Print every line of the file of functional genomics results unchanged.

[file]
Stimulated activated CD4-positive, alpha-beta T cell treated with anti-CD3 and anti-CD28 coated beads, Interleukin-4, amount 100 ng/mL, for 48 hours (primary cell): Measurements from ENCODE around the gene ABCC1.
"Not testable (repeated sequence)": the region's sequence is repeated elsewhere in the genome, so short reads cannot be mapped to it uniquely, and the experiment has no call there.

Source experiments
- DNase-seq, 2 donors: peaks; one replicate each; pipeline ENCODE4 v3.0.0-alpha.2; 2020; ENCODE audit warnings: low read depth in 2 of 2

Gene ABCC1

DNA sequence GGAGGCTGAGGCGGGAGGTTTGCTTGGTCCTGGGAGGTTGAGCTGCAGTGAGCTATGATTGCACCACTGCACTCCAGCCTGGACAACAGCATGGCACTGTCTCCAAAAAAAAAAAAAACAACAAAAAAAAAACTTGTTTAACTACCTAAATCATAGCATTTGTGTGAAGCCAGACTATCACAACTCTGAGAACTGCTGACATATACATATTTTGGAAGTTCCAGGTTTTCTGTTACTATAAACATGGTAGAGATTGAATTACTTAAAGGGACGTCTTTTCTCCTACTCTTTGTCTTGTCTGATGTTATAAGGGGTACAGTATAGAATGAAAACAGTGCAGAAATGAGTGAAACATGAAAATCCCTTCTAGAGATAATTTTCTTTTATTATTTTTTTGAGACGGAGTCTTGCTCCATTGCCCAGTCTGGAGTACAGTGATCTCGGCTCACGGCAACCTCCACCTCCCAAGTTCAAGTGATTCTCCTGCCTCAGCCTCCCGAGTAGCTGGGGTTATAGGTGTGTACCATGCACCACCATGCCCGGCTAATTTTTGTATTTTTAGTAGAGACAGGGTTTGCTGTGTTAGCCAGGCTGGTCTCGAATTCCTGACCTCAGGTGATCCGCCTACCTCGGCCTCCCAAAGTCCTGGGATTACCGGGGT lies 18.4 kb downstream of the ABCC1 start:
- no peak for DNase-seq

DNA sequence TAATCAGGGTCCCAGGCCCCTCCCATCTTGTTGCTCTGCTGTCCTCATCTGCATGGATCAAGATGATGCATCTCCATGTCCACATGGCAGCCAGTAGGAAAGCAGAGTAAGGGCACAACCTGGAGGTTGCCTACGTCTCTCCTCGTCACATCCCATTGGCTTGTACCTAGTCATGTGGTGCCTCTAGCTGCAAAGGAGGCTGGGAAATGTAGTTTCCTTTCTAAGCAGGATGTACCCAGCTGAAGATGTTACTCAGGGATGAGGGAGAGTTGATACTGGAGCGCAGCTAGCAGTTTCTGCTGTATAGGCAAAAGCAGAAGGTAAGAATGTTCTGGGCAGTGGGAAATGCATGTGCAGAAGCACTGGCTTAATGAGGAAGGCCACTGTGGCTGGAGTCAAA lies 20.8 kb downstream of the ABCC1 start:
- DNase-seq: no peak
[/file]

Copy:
Stimulated activated CD4-positive, alpha-beta T cell treated with anti-CD3 and anti-CD28 coated beads, Interleukin-4, amount 100 ng/mL, for 48 hours (primary cell): Measurements from ENCODE around the gene ABCC1.
"Not testable (repeated sequence)": the region's sequence is repeated elsewhere in the genome, so short reads cannot be mapped to it uniquely, and the experiment has no call there.

Source experiments
- DNase-seq, 2 donors: peaks; one replicate each; pipeline ENCODE4 v3.0.0-alpha.2; 2020; ENCODE audit warnings: low read depth in 2 of 2

Gene ABCC1

DNA sequence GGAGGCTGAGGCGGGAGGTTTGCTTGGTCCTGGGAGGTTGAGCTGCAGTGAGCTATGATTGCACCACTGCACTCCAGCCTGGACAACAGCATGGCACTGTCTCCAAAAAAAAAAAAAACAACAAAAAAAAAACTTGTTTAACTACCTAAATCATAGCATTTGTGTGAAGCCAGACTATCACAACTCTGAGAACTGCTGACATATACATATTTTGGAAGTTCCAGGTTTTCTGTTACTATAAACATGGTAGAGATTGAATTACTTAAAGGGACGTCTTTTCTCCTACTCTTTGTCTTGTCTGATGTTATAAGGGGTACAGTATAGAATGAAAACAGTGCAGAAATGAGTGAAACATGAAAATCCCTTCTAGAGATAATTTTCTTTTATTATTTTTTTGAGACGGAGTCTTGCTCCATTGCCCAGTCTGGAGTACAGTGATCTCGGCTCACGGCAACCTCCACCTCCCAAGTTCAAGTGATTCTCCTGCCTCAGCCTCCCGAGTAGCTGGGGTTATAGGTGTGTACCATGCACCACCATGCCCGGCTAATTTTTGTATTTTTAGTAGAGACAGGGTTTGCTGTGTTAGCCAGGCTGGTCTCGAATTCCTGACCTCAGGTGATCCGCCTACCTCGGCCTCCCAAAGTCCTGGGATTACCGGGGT lies 18.4 kb downstream of the ABCC1 start:
- no peak for DNase-seq

DNA sequence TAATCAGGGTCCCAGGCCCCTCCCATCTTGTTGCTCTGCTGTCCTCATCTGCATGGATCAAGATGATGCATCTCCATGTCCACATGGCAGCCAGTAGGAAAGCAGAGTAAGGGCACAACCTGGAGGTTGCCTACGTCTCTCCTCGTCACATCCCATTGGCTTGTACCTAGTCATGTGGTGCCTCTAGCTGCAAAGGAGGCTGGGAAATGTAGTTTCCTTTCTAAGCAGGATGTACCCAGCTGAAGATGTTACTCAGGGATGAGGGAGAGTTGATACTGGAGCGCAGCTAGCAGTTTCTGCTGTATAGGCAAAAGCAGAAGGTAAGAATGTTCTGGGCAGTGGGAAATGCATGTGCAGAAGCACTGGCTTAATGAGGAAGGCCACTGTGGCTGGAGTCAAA lies 20.8 kb downstream of the ABCC1 start:
- DNase-seq: no peak